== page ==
It's fair to say that former world champion Sebastian Vettel will be starting from scratch in 2015.
Vettel's unexpected decision to leave Red Bull, with whom he won four successive titles between 2010 and 2013, marks the start of the second chapter of the German's F1 career.
And what a career it has already been.
Already established as the dominant force in F1 by his mid-20s, some of sport's most prestigious records were set - or at least equalled - by the German star in a 2013 season which saw him become only the third driver after Juan-Manuel Fangio and Michael Schumacher to win four successive Drivers' Championships - and the youngest by a considerable margin.
In truth, it should have come as no surprise as Vettel has been breaking records from almost the moment he stepped foot in an F1 car as a scruffy-haired teenager.
Vettel started as BMW Sauber's test driver from the 2006 Turkish GP onwards and lined up in his first race for the German-Swiss team at the 2007 United States GP as stand-in for the injured Robert Kubica. That weekend saw Vettel set his first F1 record when, aged 19, he became the youngest driver to score World Championship points, finishing in eighth place.
He remained with Toro Rosso in 2008 and buoyed by Red Bull's decision to promote him to their senior team, pulled off a remarkable win in the wet at the Italian GP.
Vettel backed up Red Bull's faith with an impressive run, bagging four race victories and mounting a late challenge for the drivers' title before losing out to Jenson Button.
2010 proved a different story for the German. Vettel demonstrated an impressive turn of pace from the start of the season, but he also made mistakes and the title was still very much in the balance going into the final race of the season in Abu Dhabi.
However, Vettel became F1's youngest World Champion at Yas Marina after rivals Fernando Alonso and Webber both got stuck in the pack after making early pit stops. It was the only time he had led the standings all season.
The German came into his own in 2011 by dominating the field in the highly-impressive RB7. The year started with back-to-back pole positions and victories - a run that quickly grew into a string of nine successive podium finishes, six of which were wins.
Vettel eventually claimed 11 wins, a record 15 poles and secured his second drivers' title with four races to spare. He also became the youngest double world champion and the youngest back-to-back title winner.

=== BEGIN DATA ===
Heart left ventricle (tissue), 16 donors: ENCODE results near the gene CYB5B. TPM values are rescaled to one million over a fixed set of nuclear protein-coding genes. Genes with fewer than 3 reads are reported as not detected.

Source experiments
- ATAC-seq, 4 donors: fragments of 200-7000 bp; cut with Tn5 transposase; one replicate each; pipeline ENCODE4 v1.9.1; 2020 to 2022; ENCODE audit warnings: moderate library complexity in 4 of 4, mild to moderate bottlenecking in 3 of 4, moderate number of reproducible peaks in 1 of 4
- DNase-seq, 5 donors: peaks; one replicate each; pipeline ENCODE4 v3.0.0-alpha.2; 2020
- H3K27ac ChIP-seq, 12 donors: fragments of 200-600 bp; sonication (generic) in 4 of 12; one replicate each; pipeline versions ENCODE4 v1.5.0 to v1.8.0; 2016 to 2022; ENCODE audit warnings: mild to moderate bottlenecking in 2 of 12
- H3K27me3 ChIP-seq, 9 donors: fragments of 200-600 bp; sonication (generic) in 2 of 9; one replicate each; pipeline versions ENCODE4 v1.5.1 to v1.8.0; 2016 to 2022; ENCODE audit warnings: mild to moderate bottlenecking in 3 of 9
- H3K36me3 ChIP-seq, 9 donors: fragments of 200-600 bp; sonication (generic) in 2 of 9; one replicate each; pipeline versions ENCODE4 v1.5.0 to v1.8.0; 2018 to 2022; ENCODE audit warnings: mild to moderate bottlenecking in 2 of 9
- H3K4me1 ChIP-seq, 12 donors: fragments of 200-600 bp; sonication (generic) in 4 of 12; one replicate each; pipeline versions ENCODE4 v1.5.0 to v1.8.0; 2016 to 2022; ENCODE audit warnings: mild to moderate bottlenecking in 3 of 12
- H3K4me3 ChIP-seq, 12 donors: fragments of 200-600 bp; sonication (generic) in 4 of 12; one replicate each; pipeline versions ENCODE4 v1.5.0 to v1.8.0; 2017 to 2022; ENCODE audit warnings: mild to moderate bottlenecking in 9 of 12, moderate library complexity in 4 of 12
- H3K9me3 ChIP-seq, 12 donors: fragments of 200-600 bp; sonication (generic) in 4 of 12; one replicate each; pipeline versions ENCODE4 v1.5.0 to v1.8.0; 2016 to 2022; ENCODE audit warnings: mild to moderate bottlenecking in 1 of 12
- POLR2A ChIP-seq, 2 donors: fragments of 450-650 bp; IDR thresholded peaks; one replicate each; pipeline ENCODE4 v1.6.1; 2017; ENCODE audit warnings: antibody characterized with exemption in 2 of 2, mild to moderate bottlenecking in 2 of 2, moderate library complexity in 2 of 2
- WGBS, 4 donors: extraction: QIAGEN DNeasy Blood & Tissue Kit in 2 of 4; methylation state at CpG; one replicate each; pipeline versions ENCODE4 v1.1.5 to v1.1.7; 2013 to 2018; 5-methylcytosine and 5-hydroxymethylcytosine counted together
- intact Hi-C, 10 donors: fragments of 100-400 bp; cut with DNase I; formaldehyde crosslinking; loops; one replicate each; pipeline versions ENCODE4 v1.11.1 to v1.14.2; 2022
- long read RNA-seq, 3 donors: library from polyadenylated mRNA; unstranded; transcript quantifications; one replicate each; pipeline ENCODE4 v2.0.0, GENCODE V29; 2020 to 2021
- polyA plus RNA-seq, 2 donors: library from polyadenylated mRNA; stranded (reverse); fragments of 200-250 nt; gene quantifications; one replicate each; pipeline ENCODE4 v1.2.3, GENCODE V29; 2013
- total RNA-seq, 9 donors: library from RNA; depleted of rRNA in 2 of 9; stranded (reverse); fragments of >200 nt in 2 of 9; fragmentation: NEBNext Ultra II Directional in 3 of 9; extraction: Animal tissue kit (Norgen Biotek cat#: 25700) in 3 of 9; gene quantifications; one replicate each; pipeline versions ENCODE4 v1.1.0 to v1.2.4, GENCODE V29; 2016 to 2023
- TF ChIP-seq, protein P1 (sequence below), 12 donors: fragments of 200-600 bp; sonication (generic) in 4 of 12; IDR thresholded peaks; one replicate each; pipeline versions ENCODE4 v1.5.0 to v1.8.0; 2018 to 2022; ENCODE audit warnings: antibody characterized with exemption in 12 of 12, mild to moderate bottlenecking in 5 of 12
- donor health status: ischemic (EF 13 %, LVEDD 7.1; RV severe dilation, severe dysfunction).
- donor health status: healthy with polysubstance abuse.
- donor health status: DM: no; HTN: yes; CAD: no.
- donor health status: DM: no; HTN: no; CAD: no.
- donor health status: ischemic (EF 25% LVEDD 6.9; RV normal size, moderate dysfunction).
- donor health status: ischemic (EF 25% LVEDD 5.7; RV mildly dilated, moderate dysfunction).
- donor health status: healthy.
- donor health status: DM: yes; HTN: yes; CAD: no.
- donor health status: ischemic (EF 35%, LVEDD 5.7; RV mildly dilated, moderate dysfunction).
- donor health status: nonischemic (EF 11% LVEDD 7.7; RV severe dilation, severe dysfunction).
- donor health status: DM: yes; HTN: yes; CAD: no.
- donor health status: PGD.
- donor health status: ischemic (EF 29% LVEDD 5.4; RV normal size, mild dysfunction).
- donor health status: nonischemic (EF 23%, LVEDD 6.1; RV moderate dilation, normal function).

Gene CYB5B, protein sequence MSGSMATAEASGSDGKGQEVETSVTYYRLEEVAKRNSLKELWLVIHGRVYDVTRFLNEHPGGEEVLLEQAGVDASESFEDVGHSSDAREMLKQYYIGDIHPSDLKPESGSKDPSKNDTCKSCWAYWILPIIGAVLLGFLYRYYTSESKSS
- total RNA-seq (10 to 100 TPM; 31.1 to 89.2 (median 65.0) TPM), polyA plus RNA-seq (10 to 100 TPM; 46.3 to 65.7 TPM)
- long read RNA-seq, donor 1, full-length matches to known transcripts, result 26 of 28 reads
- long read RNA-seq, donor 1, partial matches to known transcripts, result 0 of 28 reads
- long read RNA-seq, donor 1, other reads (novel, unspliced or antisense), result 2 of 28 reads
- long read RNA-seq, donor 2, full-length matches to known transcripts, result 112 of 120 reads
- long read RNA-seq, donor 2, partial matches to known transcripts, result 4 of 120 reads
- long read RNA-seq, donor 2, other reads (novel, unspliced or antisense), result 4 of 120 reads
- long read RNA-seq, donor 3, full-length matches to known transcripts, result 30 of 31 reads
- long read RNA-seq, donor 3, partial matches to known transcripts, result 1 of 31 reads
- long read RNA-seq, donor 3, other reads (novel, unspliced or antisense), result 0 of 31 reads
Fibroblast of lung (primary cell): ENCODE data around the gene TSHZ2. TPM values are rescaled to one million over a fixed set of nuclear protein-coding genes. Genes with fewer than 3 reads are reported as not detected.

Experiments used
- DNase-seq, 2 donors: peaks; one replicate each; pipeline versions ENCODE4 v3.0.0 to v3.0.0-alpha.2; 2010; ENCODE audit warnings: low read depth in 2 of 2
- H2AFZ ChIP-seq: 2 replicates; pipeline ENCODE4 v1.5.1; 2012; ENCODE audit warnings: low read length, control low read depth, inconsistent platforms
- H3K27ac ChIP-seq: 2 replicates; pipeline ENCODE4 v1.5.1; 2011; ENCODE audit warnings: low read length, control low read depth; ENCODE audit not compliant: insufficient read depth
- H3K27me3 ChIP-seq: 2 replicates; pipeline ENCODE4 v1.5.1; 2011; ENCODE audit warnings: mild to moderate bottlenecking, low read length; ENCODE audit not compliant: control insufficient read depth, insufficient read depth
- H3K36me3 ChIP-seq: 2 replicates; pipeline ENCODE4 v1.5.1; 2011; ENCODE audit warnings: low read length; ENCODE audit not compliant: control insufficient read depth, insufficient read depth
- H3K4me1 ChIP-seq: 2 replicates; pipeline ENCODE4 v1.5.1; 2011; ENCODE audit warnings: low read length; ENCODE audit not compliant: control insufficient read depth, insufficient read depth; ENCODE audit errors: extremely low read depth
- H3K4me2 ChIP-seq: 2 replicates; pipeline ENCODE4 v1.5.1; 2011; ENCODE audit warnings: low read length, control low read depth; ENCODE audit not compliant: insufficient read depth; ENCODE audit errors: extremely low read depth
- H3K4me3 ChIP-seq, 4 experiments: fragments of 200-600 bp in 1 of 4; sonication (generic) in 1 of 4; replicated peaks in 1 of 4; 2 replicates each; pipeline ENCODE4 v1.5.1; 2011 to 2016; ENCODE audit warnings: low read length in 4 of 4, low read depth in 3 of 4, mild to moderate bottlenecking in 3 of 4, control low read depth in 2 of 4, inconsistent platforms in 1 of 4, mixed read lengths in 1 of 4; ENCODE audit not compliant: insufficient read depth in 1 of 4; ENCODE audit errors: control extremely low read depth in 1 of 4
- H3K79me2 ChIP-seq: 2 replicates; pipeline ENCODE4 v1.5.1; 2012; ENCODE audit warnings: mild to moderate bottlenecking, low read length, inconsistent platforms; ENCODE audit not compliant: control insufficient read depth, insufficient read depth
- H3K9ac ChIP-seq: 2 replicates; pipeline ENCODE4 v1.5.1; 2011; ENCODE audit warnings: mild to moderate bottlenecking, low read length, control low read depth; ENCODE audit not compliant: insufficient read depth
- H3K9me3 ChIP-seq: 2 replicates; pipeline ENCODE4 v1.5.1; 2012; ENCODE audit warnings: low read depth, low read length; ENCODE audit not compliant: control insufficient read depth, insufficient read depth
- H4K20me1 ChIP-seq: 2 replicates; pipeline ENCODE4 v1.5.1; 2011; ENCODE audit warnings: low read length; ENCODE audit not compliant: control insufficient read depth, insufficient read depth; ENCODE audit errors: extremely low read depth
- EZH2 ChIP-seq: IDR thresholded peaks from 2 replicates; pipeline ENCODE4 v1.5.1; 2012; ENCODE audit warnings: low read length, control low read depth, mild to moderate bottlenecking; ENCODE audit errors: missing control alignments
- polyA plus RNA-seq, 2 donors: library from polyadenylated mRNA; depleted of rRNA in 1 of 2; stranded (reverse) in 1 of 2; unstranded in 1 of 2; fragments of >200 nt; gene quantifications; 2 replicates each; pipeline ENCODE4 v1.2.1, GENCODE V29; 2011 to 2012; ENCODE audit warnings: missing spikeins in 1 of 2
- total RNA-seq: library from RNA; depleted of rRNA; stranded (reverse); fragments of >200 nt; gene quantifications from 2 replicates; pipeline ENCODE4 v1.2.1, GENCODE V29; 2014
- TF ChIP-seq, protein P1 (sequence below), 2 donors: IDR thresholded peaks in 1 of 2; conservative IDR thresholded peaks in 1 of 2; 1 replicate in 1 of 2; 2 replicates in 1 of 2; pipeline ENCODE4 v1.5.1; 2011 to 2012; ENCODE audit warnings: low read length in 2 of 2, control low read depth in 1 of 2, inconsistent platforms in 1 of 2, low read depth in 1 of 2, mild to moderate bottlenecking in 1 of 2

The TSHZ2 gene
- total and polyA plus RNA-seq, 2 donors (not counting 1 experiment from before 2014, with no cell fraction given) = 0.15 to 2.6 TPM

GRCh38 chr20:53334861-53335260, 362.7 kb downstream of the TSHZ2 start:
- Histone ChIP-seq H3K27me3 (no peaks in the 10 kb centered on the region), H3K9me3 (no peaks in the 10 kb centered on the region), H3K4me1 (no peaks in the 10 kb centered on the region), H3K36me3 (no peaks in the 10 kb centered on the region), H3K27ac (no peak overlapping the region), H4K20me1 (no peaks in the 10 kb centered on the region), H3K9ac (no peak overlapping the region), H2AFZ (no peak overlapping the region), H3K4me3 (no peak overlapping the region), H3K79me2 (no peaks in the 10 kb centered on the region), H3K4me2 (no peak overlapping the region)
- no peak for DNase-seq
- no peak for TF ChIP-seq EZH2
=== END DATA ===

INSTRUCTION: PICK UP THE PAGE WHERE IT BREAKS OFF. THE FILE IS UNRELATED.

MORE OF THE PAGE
He extended the run in 2012 but it was far from a walkover, particularly during the first half of the season. Vettel was always there or thereabouts, however, and sixth place in the season-concluding Brazilian GP was sufficient to clinch a third consecutive title.
2013, though, was very much a walkover. Boosted by the introduction of beefed-up Pirelli tyres, and a relentless Adrian Newey-led development march, Red Bull and their star driver went up another gear after the summer break and Vettel won all of the season's final nine races.
The astonishing sequence equalled Alberto Ascari's previously impenetrable 60-year-old mark for successive F1 wins and also brought Vettel level with the mark of 13 wins in a single season set by Michael Schumacher, his childhood hero.
And then came the hiccup of 2014 as Vettel struggled with reduced rear-end grip and was comprehensively outdriven by new team-mate Daniel Ricciardo as the young Aussie claimed all three of Red Bull's victories in what was otherwise a dismal campaign for the fallen superpower.
In October, the team announced that Vettel had exercised a hitherto-unknown escape clause in his contract to follow in the footsteps of boyhood idol Michael Schumacher by joining Ferrari. With the Scuderia stuck in the doldrums, and his reputation damaged by his year with Ricciardo, Vettel once again has it all to prove.